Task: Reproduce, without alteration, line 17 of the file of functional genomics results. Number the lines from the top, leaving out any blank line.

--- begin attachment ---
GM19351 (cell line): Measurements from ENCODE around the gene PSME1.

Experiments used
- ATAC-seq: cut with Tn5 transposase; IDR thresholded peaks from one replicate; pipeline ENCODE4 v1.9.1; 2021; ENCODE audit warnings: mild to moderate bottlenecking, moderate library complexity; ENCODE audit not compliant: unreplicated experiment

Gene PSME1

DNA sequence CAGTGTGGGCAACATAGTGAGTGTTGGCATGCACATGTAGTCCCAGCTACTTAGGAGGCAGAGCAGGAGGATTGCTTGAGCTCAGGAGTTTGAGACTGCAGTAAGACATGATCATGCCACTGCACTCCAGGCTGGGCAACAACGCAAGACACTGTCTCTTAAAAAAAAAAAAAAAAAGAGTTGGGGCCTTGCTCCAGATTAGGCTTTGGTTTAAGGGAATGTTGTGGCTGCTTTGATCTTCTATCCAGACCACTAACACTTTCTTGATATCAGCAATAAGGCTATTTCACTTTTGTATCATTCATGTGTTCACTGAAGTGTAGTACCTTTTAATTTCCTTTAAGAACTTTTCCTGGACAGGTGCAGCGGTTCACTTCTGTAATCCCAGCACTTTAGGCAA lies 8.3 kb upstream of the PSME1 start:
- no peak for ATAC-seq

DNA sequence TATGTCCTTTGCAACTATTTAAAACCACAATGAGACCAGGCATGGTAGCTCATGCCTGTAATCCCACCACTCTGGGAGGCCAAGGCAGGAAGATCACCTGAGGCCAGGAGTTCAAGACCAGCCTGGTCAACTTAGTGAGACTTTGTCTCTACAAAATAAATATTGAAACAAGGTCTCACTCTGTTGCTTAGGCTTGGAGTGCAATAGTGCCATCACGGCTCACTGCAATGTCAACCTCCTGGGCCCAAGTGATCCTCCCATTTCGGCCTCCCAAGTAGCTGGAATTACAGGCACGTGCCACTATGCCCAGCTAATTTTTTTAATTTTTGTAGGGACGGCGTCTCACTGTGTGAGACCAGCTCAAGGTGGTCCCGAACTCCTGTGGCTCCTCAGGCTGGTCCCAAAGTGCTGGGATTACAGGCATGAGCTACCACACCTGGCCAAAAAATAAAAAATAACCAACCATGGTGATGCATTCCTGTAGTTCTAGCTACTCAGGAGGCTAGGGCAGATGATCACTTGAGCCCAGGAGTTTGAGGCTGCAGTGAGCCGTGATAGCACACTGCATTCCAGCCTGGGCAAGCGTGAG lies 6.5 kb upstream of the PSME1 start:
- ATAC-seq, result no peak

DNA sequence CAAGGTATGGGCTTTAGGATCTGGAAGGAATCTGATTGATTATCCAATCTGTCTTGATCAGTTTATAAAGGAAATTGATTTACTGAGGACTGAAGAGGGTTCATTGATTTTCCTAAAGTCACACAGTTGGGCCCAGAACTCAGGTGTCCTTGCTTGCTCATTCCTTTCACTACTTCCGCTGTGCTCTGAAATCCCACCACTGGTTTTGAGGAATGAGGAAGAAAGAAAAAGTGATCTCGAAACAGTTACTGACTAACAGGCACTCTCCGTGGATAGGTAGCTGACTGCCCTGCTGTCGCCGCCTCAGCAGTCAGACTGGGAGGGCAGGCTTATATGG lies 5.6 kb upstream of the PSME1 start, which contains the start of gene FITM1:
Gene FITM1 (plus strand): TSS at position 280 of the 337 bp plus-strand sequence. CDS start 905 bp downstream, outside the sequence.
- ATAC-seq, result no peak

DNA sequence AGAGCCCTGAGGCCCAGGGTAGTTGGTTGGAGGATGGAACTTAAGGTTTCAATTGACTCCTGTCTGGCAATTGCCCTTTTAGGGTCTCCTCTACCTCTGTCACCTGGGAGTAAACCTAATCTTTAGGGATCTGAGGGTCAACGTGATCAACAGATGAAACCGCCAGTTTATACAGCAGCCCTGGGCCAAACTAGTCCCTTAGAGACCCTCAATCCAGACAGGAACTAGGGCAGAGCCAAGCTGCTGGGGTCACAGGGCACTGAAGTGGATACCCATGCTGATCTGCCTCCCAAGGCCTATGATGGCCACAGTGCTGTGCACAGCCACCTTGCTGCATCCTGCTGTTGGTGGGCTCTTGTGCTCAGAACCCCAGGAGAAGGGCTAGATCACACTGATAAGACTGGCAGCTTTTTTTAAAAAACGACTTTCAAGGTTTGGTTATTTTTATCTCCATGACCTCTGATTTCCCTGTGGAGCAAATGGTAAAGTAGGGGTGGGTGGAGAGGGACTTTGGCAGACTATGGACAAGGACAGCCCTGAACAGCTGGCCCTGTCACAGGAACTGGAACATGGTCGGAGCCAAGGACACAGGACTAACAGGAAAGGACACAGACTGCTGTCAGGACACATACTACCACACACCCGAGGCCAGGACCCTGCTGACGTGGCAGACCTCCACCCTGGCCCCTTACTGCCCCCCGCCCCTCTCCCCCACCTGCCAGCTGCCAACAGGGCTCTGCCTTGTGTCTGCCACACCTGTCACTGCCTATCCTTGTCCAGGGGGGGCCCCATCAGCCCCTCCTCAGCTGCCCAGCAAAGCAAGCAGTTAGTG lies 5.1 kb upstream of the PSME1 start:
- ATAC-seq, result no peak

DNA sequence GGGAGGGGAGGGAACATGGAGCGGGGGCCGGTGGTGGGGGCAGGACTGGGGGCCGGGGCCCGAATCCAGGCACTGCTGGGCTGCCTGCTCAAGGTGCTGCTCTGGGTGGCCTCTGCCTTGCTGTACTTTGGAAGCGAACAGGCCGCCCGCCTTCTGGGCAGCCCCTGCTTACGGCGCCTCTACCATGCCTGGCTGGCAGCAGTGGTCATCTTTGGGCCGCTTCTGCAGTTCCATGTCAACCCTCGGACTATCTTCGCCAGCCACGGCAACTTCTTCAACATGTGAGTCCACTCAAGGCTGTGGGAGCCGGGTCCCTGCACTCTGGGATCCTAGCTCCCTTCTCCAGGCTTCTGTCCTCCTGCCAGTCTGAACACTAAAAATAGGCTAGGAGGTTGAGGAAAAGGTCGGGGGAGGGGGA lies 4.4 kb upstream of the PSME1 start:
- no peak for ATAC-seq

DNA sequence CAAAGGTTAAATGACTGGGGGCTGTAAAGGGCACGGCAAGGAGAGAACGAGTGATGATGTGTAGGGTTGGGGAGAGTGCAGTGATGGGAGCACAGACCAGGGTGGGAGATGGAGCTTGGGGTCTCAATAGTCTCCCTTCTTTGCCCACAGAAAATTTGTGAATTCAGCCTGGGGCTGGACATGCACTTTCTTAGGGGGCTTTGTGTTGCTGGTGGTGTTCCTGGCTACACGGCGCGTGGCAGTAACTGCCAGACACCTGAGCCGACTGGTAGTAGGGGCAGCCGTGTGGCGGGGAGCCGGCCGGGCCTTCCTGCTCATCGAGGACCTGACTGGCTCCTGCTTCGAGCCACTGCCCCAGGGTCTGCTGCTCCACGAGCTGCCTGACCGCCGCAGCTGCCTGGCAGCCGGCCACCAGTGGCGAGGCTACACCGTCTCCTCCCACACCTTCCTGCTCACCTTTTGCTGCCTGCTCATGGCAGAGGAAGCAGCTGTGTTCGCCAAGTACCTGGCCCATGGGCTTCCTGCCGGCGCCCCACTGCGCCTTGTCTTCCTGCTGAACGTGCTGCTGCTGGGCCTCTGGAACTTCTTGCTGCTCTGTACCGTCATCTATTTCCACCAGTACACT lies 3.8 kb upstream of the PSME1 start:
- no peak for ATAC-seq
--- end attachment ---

- no peak for ATAC-seq